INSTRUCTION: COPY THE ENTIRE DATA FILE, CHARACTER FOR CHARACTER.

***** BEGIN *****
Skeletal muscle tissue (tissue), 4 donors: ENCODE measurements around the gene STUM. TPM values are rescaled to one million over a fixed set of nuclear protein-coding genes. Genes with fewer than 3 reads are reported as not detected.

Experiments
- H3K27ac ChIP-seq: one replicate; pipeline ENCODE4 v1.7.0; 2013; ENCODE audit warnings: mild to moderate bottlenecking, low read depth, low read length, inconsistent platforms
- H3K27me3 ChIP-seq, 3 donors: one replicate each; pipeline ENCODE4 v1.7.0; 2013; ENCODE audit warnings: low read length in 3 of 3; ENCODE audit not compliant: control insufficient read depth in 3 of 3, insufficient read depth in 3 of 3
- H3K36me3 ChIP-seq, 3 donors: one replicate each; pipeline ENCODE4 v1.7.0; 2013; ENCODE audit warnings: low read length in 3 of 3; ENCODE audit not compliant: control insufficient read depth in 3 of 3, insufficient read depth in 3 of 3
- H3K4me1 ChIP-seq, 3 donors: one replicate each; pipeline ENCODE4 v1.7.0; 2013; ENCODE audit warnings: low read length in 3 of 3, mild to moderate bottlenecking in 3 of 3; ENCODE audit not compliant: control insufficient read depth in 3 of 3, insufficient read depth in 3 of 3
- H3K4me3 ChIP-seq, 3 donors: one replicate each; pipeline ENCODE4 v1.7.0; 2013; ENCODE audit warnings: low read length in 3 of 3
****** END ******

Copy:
Skeletal muscle tissue (tissue), 4 donors: ENCODE measurements around the gene STUM. TPM values are rescaled to one million over a fixed set of nuclear protein-coding genes. Genes with fewer than 3 reads are reported as not detected.

Experiments
- H3K27ac ChIP-seq: one replicate; pipeline ENCODE4 v1.7.0; 2013; ENCODE audit warnings: mild to moderate bottlenecking, low read depth, low read length, inconsistent platforms
- H3K27me3 ChIP-seq, 3 donors: one replicate each; pipeline ENCODE4 v1.7.0; 2013; ENCODE audit warnings: low read length in 3 of 3; ENCODE audit not compliant: control insufficient read depth in 3 of 3, insufficient read depth in 3 of 3
- H3K36me3 ChIP-seq, 3 donors: one replicate each; pipeline ENCODE4 v1.7.0; 2013; ENCODE audit warnings: low read length in 3 of 3; ENCODE audit not compliant: control insufficient read depth in 3 of 3, insufficient read depth in 3 of 3
- H3K4me1 ChIP-seq, 3 donors: one replicate each; pipeline ENCODE4 v1.7.0; 2013; ENCODE audit warnings: low read length in 3 of 3, mild to moderate bottlenecking in 3 of 3; ENCODE audit not compliant: control insufficient read depth in 3 of 3, insufficient read depth in 3 of 3
- H3K4me3 ChIP-seq, 3 donors: one replicate each; pipeline ENCODE4 v1.7.0; 2013; ENCODE audit warnings: low read length in 3 of 3